Estimating λ r , p, m and k
These bifurcation diagrams also confirm what we found in the Analytical Results: the disease-free equilibrium is stable when R0 < 1. This occurs when r <8.16 × 1012 molecules/(μL day) (shaded region in Figure 6b), with α ≥ 4.59 × 1013 molecules/μL per day, or a total supplementation level greater than 134 mg/day. Our model therefore suggests that there exists a supplementation level at which an HIV(+) individual could theoretically clear all infected cells in plasma. Yet, this only occurs when the concentration of ROS is well below normal levels, and would therefore not be physiologically possible.
To better understand this threshold behaviour, we look at xmax, which we define to be the maximum attainable stable equilibrium concentration of uninfected T cells; that is, the equilibrium value of x when α = α c (Figure 6). Using the parameter values as indicated in the Parameter Estimation section, xmax = 369 cells/μL, which falls short of the mean value x v = 423 cells/μL reported in Jaruga et al. . To investigate this difference further, we examined the extent to which xmax is sensitive to assumptions regarding our parameter values.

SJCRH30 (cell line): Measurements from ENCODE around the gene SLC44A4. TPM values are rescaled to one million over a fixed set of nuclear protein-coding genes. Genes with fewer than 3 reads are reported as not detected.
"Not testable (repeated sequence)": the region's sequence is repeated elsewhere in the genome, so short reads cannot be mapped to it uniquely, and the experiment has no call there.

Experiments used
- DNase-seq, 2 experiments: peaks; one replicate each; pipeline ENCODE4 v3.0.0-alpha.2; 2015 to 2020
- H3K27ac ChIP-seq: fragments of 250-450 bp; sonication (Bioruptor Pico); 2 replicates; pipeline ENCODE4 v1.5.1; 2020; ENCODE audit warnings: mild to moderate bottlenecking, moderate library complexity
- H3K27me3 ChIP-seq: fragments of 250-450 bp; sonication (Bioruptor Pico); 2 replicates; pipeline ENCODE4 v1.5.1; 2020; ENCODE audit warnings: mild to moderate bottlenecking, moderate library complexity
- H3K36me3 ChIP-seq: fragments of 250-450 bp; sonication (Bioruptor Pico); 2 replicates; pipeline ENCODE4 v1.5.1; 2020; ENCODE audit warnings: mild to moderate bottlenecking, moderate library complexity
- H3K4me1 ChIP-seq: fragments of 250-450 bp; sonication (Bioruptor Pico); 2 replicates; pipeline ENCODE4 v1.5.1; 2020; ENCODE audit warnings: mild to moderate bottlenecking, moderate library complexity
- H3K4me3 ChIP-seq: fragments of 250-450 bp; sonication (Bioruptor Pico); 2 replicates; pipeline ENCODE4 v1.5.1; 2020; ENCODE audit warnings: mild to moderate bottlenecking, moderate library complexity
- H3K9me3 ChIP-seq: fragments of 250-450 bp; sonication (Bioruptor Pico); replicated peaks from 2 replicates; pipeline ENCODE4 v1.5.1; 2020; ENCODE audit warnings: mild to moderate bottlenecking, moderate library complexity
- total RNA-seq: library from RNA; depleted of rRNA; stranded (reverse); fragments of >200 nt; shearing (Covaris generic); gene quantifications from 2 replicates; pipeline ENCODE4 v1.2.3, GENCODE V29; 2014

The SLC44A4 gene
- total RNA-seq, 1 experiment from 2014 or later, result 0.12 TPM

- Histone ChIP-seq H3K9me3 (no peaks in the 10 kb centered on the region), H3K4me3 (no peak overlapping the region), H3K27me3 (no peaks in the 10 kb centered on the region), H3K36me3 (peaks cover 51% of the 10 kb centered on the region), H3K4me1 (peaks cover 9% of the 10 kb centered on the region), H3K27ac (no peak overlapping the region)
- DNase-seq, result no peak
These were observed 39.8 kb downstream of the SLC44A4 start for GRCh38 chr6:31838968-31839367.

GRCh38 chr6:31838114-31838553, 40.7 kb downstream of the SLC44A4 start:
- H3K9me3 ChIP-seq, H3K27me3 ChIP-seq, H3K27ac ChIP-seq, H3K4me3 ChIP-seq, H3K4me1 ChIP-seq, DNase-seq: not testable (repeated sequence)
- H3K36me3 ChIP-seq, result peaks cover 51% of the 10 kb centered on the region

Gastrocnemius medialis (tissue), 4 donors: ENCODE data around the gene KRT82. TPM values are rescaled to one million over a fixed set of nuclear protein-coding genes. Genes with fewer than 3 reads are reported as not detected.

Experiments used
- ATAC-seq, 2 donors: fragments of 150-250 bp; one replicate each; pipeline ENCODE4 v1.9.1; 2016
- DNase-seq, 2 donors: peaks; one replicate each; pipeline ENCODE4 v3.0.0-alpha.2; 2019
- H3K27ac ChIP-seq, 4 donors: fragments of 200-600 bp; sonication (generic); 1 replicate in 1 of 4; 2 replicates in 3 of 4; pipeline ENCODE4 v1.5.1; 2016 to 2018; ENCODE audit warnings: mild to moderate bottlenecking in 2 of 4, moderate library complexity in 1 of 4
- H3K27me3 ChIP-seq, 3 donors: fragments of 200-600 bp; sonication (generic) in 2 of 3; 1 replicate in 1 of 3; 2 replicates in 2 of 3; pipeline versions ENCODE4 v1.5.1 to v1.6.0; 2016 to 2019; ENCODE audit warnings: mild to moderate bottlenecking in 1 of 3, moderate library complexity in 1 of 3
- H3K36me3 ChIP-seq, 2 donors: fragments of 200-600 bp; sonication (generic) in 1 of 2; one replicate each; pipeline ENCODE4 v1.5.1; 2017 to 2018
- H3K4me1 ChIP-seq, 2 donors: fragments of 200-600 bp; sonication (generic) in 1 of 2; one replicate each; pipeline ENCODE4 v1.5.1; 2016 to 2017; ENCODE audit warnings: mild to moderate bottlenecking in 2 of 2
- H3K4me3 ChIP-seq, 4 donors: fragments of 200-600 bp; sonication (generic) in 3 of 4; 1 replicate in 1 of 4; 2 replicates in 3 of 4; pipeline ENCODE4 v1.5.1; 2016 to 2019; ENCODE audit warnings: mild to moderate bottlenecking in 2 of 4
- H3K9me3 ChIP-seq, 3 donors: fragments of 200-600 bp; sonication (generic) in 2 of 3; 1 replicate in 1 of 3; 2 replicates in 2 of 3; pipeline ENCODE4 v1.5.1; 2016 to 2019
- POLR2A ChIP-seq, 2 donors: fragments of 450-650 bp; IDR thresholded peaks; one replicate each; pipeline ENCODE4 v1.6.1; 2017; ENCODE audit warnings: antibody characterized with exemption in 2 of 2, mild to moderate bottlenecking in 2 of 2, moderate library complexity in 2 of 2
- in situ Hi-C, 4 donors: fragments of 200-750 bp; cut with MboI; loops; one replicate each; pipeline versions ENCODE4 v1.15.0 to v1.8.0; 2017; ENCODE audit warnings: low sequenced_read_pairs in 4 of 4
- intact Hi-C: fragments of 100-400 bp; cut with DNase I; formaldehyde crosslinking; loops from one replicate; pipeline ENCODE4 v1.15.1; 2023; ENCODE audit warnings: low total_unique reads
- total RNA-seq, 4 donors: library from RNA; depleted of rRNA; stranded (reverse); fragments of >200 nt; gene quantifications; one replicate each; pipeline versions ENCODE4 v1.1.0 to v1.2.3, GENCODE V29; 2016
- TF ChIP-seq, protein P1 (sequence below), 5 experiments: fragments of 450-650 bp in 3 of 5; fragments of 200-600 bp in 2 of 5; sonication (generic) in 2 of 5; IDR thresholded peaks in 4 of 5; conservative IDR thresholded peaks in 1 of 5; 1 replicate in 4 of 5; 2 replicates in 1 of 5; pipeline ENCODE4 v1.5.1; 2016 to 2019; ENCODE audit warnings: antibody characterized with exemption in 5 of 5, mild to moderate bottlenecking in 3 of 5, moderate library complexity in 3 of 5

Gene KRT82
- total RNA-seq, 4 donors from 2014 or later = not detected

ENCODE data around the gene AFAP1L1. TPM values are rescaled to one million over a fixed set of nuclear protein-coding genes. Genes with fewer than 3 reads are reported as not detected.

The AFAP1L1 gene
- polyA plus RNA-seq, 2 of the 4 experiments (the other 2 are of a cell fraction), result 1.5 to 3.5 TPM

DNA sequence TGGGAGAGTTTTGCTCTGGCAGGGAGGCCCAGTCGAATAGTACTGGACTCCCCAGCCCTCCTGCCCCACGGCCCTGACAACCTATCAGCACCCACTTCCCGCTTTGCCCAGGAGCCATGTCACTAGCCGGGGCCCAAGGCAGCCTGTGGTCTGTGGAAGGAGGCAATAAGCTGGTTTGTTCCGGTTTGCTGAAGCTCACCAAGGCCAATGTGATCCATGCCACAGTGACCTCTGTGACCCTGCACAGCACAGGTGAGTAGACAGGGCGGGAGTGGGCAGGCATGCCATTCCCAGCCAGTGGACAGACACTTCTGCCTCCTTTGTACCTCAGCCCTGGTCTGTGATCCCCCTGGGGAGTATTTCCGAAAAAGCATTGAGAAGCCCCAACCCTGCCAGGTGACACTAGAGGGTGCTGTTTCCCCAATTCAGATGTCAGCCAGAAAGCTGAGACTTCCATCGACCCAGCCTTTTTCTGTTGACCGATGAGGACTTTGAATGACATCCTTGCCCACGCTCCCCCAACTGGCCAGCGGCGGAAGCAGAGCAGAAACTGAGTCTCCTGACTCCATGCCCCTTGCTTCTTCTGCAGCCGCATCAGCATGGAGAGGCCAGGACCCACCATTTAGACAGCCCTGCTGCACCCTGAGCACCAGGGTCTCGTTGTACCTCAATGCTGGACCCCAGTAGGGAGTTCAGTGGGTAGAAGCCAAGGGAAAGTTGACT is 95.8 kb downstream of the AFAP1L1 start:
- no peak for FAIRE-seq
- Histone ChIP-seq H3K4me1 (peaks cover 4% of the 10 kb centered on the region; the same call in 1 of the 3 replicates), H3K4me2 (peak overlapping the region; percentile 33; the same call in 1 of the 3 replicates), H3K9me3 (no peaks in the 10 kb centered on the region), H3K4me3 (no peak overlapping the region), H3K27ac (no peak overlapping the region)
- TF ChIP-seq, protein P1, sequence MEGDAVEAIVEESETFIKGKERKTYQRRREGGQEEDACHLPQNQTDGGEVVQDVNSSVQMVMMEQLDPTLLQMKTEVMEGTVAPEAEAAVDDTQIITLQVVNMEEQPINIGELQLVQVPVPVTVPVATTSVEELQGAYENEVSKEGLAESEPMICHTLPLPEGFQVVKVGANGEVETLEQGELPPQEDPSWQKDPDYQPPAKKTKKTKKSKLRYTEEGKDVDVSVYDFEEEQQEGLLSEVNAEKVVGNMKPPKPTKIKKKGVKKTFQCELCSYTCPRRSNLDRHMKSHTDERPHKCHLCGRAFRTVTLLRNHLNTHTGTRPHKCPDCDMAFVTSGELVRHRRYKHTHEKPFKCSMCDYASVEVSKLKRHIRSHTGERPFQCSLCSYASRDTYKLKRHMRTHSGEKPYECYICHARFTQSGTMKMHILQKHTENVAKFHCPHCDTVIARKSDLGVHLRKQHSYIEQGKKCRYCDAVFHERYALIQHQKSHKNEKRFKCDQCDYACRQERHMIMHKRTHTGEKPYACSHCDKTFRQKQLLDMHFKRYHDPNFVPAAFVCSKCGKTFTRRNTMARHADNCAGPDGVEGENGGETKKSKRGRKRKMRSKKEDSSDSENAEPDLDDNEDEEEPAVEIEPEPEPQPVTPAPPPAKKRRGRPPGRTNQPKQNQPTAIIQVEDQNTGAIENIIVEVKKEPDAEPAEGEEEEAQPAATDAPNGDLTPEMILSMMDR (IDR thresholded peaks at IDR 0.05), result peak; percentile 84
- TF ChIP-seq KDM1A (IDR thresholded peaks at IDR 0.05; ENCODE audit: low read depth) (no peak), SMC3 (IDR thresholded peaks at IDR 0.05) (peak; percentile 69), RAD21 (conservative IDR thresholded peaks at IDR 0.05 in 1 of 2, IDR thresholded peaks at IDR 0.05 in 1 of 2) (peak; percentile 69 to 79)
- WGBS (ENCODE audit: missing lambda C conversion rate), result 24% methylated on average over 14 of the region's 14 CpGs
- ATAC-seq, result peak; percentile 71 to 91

We examine the sensitivity of our model to several parameters for which our assumed values have a high degree of uncertainty, or which may display significant interpatient variability. In particular, we look at how the maximum attainable uninfected CD4+ T cell concentration, xmax, changes as a result of varying parameters. In each case, to compute xmax, we performed a numerical bifurcation analysis as illustrated in Figure 6, increasing α until the stability of the internal equilibrium is lost.
We test for sensitivity in two ways. First, we examine the sensitivity of xmax to the parameter values from the literature which we initially assumed in the Parameter Estimation section and upon which further parameter estimates depend. In a second analysis, we look at the sensitivity of xmax to interpatient parameter variation. In both sections, we examine the trends in xmax as well as the corresponding concentrations of infected T cells, ROS and antioxidants when a parameter of interest is varied.
Sensitivity to initial parameter estimates